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- The Marquis of Lossie - 5/95 -

had spoken. He could not get rid of them. They caused an acrid burning in his bosom, for they had in them truth, like which no poison stings.

Malcolm, having crossed by the great bridge at the house, hurried down the western side of the burn to find Lizzy, and soon came upon her, walking up and down.

"Eh, lassie, ye maun be cauld!" he said.

"No that cauld," she answered, and with the words burst into tears: "But naebody says a kin' word to me noo," she said in excuse, "an' I canna weel bide the soun' o' ane when it comes; I'm no used till 't."

"Naebody?" exclaimed Malcolm.

"Na, naebody," she answered. "My mither winna, my father daurna, an' the bairnie canna, an I gang near naebody forbye."

"Weel, we maunna stan' oot here i' the cauld: come this gait," said Malcolm. "The bairnie 'll get its deid."

"There wadna be mony to greit at that," returned Lizzy, and pressed the child closer to her bosom.

Malcolm led the way to the little chamber contrived under the temple in the heart of the hill, and unlocking the door made her enter. There he seated her in a comfortable chair, and wrapped her in the plaid he had brought for the purpose. It was all he could do to keep from taking her in his arms for very pity, for, both body and soul, she seemed too frozen to shiver. He shut the door, sat down on the table near her, and said:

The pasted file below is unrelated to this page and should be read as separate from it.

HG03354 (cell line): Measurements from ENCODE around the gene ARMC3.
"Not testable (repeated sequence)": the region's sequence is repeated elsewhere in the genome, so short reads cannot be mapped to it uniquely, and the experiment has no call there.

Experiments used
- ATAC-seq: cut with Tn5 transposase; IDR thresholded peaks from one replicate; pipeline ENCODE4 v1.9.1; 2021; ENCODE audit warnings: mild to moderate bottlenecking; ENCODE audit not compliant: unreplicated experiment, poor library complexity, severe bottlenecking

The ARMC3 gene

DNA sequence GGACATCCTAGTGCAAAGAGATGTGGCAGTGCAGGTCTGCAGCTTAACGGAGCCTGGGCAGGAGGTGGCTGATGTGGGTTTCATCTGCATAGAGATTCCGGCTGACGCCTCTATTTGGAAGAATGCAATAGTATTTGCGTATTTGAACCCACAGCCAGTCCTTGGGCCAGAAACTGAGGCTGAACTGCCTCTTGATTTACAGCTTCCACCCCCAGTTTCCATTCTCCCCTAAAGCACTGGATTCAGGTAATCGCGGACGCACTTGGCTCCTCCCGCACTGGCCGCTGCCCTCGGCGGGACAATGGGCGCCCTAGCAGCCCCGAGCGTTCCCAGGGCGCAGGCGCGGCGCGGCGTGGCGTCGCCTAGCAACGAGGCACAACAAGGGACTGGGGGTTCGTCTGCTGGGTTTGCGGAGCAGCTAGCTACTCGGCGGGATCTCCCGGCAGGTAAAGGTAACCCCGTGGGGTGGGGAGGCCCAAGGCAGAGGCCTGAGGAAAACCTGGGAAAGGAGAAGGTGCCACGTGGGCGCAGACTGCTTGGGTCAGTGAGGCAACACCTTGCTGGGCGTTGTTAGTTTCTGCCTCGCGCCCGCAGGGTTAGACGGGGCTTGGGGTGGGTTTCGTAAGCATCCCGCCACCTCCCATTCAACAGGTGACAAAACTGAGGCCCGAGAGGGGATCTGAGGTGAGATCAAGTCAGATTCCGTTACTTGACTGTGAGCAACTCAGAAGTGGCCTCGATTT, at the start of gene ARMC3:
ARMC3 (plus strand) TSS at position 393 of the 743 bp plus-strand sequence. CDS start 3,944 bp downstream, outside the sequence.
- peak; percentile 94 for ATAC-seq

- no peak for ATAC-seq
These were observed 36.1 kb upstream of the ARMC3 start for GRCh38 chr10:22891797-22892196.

"There's naebody to disturb 's here, Lizzy: what wad ye say to me noo?"

The sun was nearly down, and its light already almost smothered in clouds, so that the little chamber, whose door and window were in the deep shadow of the hill, was nearly dark.

"I wadna hae ye tell me onything ye promised no to tell," resumed Malcolm, finding she did not reply, "but I wad like to hear as muckle as ye can say."

"I hae naething to tell ye, Ma'colm, but jist 'at my leddy Florimel's gauin' to be merried upo' Lord Meikleham--Lord Liftore, they ca' him noo. Hech me!"

"God forbid she sud be merried upon ony sic a bla'guard!" cried Malcolm.

"Dinna ca' 'im ill names, Ma'colm. I canna bide it, though I hae no richt to tak up the stick for him."

"I wadna say a word 'at micht fa' sair on a sair hert," he returned; "but gien ye kent a', ye wad ken I hed a gey sized craw to pluck wi' 's lordship mysel'."

The girl gave a low cry.

"Ye wadna hurt 'im, Ma'colm?" she said, in terror at the thought of the elegant youth in the clutches of an angry fisherman, even if he were the generous Malcolm MacPhail himself.

"I wad raither not," he replied, "but we maun see hoo he cairries himsel'."

"Du naething till 'im for my sake, Ma'colm. Ye can hae naething again' him yersel'."